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Volume 465: debated on Monday 23 May 1949

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asked the Secretary of State for Foreign Affairs what steps were taken to ascertain the wishes of the local population before the agreement was reached with the Italian Government on the proposal to restore Italian rule in Tripolitania in two years' time.

The proposal which was submitted to the General Assembly by the Political Committee was for the independence of Libya in ten years' time unless the Assembly decided otherwise, and for an Italian trusteeship of Tripolitania from the end of 1951 to 1959. Both the Political Committee and the General Assembly had before them the evidence of the Four Power Commission which visited the territory in 1948, and every facility was given by the British Administration to Tripolitanians who wished to state their views before the United Nations. In this connection my hon. Friend will no doubt recall that the Delegation of the so-called National Council for the Liberation of Libya was heard by the Political Committee on 12th May.

May we take it that now that the people of this area have shown in an unmistakable manner what they think of this proposal, His Majesty's Government will not support it in future?

Will the hon. Gentleman assure the House that the Government will not in future put forward any proposals which conflict fundamentally with the wishes of the indigenous people of Tripolitania?


asked the Secretary of State for Foreign Affairs if he will make a statement on the policy of His Majesty's Government in regard to Tripolitania.

The decision of the United Nations General Assembly to postpone discussion of the disposal of the former Italian Colonies until September leaves His Majesty's Government charged with the continued administration of Tripolitania under the terms of Article 23 of the Italian Peace Treaty. His Majesty's Government are considering what action they can take to promote the interests and welfare of the inhabitants, but I have nothing to add at this stage.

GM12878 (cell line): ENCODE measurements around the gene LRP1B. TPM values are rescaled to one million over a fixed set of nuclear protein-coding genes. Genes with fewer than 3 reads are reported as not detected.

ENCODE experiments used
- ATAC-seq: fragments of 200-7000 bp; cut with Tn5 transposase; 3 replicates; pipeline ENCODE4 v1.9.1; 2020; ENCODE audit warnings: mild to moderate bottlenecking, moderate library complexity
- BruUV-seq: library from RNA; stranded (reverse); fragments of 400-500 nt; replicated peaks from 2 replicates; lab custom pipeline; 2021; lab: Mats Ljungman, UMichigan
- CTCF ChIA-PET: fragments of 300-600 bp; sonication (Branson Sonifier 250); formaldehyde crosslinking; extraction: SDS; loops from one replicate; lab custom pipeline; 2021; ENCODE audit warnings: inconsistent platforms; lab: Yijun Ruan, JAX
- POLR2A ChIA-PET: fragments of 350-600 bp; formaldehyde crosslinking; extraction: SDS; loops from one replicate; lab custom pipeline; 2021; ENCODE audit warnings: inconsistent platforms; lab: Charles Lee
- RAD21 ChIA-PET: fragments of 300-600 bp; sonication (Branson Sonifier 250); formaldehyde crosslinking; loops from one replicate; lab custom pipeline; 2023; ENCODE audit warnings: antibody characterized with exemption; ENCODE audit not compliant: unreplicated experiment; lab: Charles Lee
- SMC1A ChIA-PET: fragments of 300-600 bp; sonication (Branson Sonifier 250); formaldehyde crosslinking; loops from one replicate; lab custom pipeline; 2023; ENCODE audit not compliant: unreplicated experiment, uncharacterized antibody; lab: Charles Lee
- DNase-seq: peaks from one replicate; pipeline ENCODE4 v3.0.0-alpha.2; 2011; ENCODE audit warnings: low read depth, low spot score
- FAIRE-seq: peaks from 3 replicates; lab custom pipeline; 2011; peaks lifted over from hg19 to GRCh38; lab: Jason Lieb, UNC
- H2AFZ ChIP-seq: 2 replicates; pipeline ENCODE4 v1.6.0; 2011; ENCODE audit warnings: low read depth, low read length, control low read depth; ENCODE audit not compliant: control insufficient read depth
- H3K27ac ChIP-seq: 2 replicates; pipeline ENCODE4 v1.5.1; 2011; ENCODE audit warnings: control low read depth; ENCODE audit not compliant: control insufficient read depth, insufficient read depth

In view of that decision, will His Majesty's Government, while awaiting the autumn, be reconsidering a policy which must look to the Arabs as if we were letting them down?

We are certainly considering anew, in the new situation, what we should attempt in Tripolitania.

While doing that, will the hon. Gentleman again consider the proposal which I made some months ago, which might have avoided some of this trouble—that is, to give a trusteeship to the Western Union collectively?

Will the hon. Gentleman bear in mind that Tripolitania has been administered merely on a care-and-maintenance basis for over six years, and that economic stagnation will be very prolonged indeed unless something is done fairly soon to re-equip the territory from a capital point of view? Will the hon. Gentleman bear in mind that all these delays are having very serious results, and that something should be done to overcome these economic difficulties?

We are most certainly aware of that, and indeed that explains our great efforts to reach some sort of practical arrangement at the United Nations.